You’ve always wanted to know about my Twitter philosophy, haven’t you? SAY YES, YOU BASTARDS. Well, that’s good. Because Ani Smith from We Who Are About To Die asked me about it. About Twitter. And my philosophy. Er, that’s my philosophy of Twitter. Not just philosophy in general, you understand. Freed of the shackles of 140 character tweets, it would appear that I twatted endlessly.
Now, go and click and read like the good tumblr users you are, then follow me on Twitter if you like bad-tempered, passive-aggressive, misanthropic statements at irregular intervals.
Oh dear. Now I can’t help but think of Aung San Suu Kyi going slightly stir crazy under house arrest while listening to the inanities spouted by the disc jockey who, hilariously, called himself “the hairy cornflake” because he had lots of hair and a beard. Did she perhaps play along with his radio quiz Give Us A Break (AKA ‘snooker on the radio’)? Did she maybe try and call in under an assumed name - “Hi Dave, yes, I’m, erm, Doris. From Burma. Er, Burma? Did I say Burma? I meant Birmingham. Yes, that’s right, Birmingham” - to take part in the quiz? Were there times, during her moments of deepest desperation, when she would walk round and round in circles murmuring “Quack Quack Oops! Quack Quack Oops! Quack Quack Oops!” under her breath, until she had to be physically restrained and shot full of tranquilisers?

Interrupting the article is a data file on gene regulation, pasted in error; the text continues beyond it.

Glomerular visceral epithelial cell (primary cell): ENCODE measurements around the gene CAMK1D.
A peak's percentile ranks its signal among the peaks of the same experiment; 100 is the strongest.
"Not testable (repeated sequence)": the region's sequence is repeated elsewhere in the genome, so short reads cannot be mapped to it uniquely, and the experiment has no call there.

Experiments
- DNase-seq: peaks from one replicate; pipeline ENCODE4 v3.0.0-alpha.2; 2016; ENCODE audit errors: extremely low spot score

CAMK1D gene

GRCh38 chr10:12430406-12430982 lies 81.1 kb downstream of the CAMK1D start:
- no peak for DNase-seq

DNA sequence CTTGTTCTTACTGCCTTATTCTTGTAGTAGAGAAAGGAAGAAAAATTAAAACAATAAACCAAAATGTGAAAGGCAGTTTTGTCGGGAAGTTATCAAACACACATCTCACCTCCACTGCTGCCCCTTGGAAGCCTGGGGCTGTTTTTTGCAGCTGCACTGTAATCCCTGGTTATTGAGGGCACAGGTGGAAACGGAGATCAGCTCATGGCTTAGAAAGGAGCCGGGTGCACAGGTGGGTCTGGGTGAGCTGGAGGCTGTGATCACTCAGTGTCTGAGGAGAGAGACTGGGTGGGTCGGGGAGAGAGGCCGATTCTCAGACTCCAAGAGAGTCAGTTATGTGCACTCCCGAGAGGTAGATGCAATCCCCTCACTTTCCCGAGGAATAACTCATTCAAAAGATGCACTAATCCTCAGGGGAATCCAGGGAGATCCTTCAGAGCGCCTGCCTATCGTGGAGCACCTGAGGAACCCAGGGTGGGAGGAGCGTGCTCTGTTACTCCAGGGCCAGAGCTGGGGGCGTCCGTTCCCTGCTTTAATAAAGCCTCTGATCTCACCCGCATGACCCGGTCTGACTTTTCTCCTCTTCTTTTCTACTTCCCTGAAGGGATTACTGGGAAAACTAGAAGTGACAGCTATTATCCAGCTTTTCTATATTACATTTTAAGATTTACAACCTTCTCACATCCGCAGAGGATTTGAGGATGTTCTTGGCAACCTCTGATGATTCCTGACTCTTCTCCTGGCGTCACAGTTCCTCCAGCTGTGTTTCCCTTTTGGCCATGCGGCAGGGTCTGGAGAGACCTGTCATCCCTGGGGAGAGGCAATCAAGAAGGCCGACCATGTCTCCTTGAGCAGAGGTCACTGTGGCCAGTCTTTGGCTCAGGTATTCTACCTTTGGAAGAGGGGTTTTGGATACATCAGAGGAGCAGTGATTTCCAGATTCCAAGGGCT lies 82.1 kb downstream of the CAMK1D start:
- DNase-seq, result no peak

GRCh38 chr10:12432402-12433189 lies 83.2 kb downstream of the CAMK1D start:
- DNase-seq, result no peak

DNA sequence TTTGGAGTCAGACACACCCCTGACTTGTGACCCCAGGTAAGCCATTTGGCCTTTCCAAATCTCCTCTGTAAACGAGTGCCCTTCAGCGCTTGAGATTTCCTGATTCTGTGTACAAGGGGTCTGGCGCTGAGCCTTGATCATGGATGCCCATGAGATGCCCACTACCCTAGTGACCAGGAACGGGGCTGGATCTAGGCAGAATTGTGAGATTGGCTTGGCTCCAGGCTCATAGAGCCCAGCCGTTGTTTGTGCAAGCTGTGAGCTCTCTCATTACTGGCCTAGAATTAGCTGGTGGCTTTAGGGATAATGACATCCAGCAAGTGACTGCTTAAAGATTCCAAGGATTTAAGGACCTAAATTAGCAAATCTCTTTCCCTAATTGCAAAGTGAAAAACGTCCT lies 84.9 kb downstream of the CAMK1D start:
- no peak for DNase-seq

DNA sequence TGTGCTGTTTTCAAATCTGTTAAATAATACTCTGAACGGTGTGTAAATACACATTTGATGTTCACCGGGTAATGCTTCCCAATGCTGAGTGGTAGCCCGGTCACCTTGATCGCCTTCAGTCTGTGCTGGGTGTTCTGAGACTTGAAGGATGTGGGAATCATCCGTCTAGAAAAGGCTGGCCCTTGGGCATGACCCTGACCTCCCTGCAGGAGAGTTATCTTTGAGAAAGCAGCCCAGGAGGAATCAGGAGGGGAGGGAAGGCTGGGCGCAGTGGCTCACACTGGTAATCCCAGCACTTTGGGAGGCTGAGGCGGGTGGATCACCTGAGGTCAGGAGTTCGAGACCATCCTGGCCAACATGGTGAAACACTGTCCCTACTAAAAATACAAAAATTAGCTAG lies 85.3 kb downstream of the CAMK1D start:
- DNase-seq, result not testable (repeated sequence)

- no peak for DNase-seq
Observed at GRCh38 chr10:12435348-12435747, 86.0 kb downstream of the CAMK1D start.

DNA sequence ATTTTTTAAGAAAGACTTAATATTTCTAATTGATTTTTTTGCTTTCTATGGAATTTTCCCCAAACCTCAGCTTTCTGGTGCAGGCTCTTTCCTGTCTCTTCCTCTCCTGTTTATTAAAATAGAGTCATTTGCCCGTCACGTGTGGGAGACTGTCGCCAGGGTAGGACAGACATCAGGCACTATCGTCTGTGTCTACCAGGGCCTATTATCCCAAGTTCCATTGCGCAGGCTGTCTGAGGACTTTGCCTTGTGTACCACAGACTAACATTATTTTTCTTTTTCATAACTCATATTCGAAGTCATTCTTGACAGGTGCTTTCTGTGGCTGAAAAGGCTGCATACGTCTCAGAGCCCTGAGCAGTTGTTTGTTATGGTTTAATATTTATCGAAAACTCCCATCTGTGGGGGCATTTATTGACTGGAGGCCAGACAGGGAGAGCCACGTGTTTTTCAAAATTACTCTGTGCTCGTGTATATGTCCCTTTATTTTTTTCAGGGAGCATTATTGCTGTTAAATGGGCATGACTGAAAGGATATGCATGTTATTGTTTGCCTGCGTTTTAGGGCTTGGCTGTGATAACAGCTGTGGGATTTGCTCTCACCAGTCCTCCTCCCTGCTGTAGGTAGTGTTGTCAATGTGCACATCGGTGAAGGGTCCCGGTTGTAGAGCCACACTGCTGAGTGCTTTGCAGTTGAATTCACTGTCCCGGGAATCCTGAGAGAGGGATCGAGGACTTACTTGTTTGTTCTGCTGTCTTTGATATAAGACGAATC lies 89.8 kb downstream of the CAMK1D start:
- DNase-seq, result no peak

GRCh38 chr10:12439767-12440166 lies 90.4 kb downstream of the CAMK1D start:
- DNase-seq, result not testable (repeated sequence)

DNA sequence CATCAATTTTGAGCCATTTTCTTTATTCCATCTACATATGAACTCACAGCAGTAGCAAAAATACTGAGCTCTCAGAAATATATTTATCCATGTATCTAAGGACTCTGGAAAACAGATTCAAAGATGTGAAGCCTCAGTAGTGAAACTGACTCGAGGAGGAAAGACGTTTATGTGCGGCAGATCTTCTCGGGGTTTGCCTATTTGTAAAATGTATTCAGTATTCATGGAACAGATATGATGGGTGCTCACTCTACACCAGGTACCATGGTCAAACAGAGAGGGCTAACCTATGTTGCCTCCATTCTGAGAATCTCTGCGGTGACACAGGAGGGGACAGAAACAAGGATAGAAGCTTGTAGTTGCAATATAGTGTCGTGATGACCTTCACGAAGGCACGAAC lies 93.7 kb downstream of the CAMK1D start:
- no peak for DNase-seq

(Note: None of these cultural references will mean a thing to you unless you happened to endure an emotionally scarred childhood in the 1980s, during which you were forced to listen to DLT’s Saturday morning show on BBC Radio 1.)
“I’m afraid this is why, as a taxpayer, I’d far rather my money went towards funding the pensions of five thousand transgender binmen Christmas party liaison officers than a single MP slithering round the Palace of Westminster working out how to combine shilling for a defence contractor with gaming the John Lewis list for a Waterford crystal grapefruit bowl and a fully funded mortgage on either their own second home or that of their ducks. At least the liaison officers restrict themselves to one job.”—Marina Hyde: Odd how little Francis Maude talks about rhodium-plated pensions | The Guardian
Today, we’re so used to the internet that we take it far too lightly and seem to just assume that it’s always been there. It hasn’t. Each of us had our moment where we first ‘got’ the web and really understood its potential. That’s what these ‘first net’ stories are all about. I’ve contributed mine. You should too.
I particularly liked: “The 11th principle is that it’s ‘internet’ not ‘Internet’. We capitalize technology when it’s new and scary. It’s time to decapitalize it, just like radio, newspaper, and television.”
“Government badly needs to hear just how much plain fear there is around such questions at present. It isn’t enough to respond with what sounds like a mixture of, “This is the last government’s legacy,” and, “We’d like to do more, but just wait until the economy recovers a bit.” To acknowledge the reality of fear is not necessarily to collude with it. But not to recognise how pervasive it is risks making it worse. Equally, the task of opposition is not to collude in it, either, but to define some achievable alternatives. And, for that to happen, we need sharp-edged statements of where the disagreements lie.”—